The fifth unique play that Clemson ran out of the set was a play that had a second screen, this one to the running back, away from the "3" motion.
The tackle away from the motion, LT Isaiah Battle, cuts the defensive end, the guard next to him, LG David Beasley, heads out to block the safety that had dropped down, and the center, Jay Guillermo, gives a nudge to the defensive tackle that had been matched up with Beasley before getting downfield to block for Gallman. This play fails because Battle doesn't get his man on the ground.
The last unique play that Clemson ran was a fake screen to the "3" with the normal blockers, the "5" and the "2", running slants.
The motion side guard and tackle attempt cut blocks on the end and defensive tackle, Watson does a pump fake to the "3" and throws it to the "5", TE Stanton Seckinger. Both the "2" and the "5" fake like they're going to carry out their normal blocks before running slant routes. The "5" runs his route into the giant between the Mike and the Will.
Not only does the "3" motion create space for the "5", so too does Gallman's play fake. Gallman fakes like he is receiving a handoff and draws the Will linebacker and Strong Safety a couple of steps closer, giving Watson more room to throw.
If Seckinger had caught the pass then he would have been in a footrace with the Free Safety to the endzone.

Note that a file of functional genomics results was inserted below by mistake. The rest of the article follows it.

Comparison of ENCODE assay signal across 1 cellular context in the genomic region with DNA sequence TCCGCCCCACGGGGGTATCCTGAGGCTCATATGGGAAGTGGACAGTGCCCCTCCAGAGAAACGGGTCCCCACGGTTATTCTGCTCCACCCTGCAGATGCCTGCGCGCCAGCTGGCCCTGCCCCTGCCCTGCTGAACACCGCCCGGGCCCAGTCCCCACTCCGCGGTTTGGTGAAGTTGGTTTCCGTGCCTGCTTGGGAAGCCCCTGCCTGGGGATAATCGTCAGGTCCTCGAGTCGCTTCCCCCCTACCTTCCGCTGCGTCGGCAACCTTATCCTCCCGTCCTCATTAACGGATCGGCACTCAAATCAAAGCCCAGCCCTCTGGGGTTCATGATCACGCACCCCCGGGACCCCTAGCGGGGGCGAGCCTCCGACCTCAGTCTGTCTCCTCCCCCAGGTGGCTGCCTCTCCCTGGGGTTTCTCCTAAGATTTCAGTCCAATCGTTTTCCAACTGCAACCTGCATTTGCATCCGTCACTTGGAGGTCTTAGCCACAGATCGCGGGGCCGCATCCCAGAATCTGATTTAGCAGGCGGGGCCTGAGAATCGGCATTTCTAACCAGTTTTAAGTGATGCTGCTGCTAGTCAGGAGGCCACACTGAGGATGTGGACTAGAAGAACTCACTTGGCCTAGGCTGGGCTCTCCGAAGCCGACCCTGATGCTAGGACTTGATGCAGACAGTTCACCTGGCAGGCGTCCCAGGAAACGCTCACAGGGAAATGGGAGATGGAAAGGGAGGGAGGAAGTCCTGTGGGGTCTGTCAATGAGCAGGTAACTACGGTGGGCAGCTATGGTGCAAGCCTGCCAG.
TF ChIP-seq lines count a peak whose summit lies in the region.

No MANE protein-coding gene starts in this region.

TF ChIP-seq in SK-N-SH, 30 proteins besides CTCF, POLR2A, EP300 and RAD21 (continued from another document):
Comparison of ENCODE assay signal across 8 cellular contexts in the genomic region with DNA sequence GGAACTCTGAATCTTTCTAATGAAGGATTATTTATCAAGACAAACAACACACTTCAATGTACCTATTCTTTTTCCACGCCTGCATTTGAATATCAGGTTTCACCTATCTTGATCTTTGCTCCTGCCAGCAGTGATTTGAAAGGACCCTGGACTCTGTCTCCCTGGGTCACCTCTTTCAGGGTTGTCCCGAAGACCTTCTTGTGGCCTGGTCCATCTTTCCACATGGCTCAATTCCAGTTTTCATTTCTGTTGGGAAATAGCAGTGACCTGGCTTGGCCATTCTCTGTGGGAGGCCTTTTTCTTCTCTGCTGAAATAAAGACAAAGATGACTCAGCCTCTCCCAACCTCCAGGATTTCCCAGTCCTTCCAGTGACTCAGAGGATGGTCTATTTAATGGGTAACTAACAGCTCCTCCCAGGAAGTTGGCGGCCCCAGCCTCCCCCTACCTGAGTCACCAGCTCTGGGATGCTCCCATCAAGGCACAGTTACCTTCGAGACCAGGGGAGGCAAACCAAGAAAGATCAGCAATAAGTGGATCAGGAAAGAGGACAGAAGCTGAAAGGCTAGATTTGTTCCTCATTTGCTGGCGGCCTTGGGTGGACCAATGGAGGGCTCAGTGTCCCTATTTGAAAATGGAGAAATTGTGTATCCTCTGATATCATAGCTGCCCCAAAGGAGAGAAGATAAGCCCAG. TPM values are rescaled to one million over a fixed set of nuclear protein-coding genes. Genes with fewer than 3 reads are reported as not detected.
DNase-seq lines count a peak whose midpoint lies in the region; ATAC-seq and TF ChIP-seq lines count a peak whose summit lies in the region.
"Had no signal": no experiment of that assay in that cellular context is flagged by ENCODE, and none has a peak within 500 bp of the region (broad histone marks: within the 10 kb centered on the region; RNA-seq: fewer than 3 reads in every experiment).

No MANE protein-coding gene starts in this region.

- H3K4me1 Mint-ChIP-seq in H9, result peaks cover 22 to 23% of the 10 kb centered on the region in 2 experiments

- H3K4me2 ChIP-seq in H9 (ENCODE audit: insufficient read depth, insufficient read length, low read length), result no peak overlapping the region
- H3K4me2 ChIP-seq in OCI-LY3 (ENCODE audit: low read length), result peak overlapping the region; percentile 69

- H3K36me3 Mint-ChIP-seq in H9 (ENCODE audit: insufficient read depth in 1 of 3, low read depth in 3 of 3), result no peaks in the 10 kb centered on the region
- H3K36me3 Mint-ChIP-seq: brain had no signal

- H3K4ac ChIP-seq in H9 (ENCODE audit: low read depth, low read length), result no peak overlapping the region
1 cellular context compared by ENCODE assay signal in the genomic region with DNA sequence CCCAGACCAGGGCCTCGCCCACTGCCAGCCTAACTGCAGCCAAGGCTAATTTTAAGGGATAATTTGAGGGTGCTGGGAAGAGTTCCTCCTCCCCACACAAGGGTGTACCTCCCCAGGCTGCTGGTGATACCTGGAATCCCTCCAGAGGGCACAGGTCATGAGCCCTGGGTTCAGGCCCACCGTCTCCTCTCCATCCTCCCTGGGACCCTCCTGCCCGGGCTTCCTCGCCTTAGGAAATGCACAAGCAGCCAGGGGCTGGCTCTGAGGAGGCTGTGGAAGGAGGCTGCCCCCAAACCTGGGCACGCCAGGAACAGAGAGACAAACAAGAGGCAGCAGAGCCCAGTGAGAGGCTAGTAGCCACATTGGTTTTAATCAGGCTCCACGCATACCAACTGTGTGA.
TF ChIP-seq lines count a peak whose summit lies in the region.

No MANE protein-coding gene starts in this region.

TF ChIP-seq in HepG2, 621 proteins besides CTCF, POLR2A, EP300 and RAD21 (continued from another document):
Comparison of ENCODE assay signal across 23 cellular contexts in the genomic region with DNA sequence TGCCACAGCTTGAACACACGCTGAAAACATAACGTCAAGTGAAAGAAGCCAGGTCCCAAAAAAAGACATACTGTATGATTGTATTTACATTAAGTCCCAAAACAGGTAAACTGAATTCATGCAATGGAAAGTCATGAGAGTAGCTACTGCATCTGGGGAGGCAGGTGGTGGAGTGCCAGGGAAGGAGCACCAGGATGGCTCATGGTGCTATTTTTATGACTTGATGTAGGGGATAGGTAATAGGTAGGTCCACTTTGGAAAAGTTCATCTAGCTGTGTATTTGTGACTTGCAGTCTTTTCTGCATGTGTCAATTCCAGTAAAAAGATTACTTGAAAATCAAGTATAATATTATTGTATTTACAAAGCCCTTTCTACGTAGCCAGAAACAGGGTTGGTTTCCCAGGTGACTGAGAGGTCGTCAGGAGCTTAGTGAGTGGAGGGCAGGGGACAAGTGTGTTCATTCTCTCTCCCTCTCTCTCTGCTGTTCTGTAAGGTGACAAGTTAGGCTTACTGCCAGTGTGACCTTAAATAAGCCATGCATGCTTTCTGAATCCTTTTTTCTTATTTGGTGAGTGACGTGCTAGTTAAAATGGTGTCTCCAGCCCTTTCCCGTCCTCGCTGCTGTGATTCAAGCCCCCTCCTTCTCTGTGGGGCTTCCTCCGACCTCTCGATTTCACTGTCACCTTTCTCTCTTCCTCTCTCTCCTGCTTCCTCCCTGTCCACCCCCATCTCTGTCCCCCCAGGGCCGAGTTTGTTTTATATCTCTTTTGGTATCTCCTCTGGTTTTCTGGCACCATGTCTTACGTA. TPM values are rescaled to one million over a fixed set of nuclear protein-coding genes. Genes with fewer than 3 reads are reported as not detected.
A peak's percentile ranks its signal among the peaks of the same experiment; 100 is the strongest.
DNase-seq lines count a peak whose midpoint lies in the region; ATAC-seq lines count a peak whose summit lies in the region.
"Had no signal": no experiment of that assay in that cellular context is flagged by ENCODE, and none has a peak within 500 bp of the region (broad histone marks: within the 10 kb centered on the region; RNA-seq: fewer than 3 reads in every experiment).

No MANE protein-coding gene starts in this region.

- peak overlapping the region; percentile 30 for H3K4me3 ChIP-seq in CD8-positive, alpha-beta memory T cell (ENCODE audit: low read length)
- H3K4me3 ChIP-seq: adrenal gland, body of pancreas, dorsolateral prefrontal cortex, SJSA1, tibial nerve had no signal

Not only does this play a counter to defensive over pursuit on the screen to the "3", it also counters the defense dropping a safety into the box like NC State did on this play. The "5" gets a free release because the Nickel is so concerned with a screen to the "3" and he his able to run right past the Mike, who has no idea someone is running behind him. The safety has dropped down in run support and leaves a massive void for the "5" to get some good yards after the catch.
Clemson entered this game needing a spark for the running game. Busting out this formation helped with that; Clemson had 226 yards and 2 touchdowns on 50 carries, good for 4.5 yards a carry.
I hope to see more of this formation next year. It allows Clemson to package multiple plays into one and is a great way of putting a defense, particularly the linebackers, into confusing positions and making sure that they are always wrong.